"I'm just a playmaker. That's what I do," Childs said Thursday after finishing some painting at the Vikings' annual charity playground build.
Childs' injury has nothing to do with the patella tendon injury that derailed a career at Arkansas that looked destined for greatness. Before suffering the injury in 2010 and missing the final five games of that season and never really being effective last year, Childs has declared himself 100 percent recovered from that problem.
"Ya'll seen the pro day. Ya'll seen the 4.39 and all that good stuff. The speed's there. The speed's good," Childs said.
When the speed was good, Childs was the most effective of Arkansas' three top receivers. All of them were drafted in the fourth round – first Joe Adams to Carolina, and then Jarius Wright and Childs to Minnesota. While Childs was the last of them drafted, he was the most productive before his injury.
There is little question the injury bumped him down draft boards and that has him motivated to prove that he can return to his playmaking form.
Even with the patella tendon injury derailing the last year and half of his Razorbacks run, he finished ninth on the school's all-time list with 133 receptions and became one of seven in Arkansas history to gain over 2,000 yards receiving (he had 2,066). His 894 yards in 2009 rank eighth on the Razorbacks' single-season list.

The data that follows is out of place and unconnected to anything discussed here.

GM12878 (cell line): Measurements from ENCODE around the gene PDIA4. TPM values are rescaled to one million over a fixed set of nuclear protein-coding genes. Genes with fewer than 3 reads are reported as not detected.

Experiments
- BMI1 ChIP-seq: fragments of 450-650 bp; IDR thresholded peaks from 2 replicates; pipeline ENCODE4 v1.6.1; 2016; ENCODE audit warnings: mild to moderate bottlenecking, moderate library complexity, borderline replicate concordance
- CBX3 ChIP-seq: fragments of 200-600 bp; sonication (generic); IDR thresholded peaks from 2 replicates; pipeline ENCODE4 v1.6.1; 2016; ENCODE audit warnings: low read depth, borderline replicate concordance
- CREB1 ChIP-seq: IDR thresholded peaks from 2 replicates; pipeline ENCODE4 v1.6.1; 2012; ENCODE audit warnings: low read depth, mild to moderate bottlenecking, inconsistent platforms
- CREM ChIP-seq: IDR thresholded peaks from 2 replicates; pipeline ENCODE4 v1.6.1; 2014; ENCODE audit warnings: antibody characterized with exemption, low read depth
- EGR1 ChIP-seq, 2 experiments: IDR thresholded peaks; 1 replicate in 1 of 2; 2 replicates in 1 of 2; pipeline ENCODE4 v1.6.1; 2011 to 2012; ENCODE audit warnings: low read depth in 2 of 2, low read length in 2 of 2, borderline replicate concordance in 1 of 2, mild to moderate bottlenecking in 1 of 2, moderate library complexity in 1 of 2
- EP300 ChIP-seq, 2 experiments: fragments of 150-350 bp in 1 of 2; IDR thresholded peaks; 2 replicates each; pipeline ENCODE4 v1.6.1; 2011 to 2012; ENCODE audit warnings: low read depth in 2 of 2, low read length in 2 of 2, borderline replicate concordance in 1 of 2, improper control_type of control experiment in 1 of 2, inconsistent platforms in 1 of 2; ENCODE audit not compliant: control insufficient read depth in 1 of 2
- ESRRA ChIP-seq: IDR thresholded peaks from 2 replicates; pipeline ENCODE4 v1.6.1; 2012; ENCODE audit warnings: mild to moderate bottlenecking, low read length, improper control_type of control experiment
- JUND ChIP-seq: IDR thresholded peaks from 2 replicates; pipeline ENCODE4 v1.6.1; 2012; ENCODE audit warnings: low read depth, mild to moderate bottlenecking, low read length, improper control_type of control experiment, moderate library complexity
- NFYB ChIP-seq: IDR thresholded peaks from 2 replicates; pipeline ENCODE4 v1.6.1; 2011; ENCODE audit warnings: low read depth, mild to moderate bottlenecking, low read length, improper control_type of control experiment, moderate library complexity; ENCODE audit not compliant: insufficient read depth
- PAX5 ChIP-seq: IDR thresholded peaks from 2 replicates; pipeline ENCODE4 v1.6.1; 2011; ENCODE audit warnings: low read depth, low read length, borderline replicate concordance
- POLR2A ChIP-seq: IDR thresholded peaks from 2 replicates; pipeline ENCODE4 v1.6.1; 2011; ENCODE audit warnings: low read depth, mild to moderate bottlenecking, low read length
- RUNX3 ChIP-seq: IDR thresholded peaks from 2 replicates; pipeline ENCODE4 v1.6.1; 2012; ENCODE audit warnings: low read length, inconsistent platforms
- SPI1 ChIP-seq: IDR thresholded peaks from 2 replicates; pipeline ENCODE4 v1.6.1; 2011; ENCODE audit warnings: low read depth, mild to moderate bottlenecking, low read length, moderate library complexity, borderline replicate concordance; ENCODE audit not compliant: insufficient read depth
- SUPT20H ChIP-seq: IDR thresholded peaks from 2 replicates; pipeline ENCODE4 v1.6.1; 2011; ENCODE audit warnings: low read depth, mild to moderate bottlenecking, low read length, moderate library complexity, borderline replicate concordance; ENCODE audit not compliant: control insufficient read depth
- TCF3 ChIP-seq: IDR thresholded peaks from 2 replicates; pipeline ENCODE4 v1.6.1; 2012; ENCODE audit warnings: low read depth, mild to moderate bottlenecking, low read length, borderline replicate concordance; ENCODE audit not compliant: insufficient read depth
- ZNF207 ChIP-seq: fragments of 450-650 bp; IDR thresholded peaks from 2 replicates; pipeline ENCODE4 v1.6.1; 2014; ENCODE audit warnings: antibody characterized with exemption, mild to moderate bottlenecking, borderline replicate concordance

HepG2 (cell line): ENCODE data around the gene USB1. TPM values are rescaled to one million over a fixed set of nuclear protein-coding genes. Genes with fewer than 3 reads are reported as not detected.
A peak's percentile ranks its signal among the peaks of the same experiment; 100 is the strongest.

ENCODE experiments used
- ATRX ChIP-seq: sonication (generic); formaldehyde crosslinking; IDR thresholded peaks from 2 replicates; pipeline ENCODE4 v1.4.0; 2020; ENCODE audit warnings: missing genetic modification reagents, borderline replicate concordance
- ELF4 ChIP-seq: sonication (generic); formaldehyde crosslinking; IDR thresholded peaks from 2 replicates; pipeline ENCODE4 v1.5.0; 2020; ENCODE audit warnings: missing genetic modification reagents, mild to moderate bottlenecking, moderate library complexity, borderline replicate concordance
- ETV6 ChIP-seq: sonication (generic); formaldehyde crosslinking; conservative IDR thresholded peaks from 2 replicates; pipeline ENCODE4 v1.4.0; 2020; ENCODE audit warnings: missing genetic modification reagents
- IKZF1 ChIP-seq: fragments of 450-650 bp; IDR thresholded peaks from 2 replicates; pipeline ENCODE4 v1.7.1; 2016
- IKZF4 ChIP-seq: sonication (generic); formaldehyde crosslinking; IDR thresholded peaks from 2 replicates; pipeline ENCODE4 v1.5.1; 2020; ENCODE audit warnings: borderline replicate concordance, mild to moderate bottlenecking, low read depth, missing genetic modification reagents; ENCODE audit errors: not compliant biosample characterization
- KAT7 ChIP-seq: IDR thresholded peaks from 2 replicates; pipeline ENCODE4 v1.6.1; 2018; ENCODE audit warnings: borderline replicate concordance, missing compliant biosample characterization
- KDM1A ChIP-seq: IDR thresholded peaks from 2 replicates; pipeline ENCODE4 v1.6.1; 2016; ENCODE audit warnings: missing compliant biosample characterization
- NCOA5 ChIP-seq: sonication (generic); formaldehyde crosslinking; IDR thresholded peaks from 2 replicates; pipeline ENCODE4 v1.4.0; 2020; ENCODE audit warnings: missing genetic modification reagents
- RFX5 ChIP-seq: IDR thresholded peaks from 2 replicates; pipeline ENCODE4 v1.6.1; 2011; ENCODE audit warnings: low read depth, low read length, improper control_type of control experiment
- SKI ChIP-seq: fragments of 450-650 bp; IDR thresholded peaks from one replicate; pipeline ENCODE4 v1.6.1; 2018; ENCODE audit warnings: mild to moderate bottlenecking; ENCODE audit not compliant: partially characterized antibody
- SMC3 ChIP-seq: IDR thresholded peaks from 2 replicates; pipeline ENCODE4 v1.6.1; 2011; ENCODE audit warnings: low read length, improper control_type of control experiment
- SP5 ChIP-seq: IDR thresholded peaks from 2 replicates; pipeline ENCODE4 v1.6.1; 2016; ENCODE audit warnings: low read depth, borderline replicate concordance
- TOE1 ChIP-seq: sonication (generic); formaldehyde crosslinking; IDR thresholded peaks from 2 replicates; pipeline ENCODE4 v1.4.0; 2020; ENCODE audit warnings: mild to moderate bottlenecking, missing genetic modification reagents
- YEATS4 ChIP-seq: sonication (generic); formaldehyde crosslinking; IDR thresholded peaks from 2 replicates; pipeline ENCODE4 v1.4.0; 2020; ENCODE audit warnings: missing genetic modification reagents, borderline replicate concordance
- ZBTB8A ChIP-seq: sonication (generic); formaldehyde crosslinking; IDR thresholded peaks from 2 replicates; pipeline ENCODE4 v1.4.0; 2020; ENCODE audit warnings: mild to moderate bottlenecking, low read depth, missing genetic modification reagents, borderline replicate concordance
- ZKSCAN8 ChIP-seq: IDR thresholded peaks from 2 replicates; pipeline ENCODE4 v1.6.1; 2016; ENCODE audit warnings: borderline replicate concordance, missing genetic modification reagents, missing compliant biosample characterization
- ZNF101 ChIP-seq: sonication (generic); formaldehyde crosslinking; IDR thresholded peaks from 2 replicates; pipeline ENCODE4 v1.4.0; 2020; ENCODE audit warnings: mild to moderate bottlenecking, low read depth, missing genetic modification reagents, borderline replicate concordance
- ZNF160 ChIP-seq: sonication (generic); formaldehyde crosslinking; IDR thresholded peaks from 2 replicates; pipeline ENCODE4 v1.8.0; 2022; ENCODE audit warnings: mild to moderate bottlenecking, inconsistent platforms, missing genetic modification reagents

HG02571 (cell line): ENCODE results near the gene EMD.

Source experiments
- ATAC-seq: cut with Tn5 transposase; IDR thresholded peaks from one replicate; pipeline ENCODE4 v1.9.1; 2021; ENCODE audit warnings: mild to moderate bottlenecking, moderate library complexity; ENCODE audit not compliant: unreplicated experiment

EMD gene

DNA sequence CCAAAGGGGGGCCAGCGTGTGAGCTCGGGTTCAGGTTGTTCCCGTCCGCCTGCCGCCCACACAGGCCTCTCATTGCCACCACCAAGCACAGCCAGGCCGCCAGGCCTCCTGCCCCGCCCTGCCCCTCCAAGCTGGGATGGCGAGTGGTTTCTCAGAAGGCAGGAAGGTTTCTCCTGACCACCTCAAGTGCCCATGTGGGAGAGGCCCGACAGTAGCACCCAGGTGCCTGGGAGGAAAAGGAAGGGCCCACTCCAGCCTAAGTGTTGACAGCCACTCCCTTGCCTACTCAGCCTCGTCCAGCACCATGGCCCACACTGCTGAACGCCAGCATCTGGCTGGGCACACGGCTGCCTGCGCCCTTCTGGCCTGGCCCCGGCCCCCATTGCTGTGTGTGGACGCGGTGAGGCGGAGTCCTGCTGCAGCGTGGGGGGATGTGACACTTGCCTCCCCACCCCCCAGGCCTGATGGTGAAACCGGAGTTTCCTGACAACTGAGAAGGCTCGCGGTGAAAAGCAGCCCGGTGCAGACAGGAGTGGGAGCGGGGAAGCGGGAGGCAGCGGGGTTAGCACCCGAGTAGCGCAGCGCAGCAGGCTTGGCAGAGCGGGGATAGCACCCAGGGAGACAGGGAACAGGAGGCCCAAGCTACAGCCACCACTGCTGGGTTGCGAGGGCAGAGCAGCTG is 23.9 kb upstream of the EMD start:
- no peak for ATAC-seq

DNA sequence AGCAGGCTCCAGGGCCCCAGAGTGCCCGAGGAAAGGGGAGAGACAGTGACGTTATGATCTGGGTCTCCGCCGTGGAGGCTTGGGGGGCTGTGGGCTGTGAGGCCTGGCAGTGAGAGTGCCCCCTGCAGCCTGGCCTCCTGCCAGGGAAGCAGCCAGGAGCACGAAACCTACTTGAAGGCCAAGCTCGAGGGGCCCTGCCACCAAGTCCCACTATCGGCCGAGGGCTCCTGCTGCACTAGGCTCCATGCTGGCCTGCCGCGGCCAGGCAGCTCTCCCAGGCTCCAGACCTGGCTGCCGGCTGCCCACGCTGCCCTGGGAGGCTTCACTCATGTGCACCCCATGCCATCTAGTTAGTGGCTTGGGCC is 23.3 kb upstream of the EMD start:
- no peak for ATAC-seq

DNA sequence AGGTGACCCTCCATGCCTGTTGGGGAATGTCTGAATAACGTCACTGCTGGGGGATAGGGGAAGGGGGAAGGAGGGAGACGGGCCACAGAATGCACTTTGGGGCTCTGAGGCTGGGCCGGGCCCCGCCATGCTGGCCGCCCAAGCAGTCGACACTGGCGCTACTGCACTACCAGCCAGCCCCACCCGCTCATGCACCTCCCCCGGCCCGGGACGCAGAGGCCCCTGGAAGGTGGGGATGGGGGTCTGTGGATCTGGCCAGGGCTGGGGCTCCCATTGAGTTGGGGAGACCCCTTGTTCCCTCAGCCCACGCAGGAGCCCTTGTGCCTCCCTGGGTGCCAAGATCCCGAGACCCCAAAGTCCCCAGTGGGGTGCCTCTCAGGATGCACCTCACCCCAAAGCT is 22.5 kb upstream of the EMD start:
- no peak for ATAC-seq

Childs doesn't have specific yardage or reception goals for his rookie season, but he does see an opportunity to contribute early.
"I don't have certain numbers, but I intend to have a productive rookie season. I intend to get out of it everything I can, try to do everything I can just to help this team win," he said.
"I see opportunity in a lot of phases – downfield, short routes, all of them. I'm going to be all over the place."
Childs said the speed of the game and learning the playbook won't be issues for him. He has enough speed and the size (6-foot-3) to be effective in the NFL. He said his experience at Arkansas should flow seamlessly into the NFL.
"We kind of ran the NFL-ready, pro-type offense down where I'm from," he said. "We had Coach (Bobby) Petrino down there and he came from the NFL, so he brought a lot of the stuff that they do here down to us."
"We all are different types of players. Jerome is a great player, comes to work every day, but we've all got different types, got different styles. We've got different receivers that do many different types of things," Childs said. "It's just us trying to complement one another."
Tim Yotter is the publisher of Viking Update. Follow Viking Update on Twitter and discuss this story on our subscriber message board.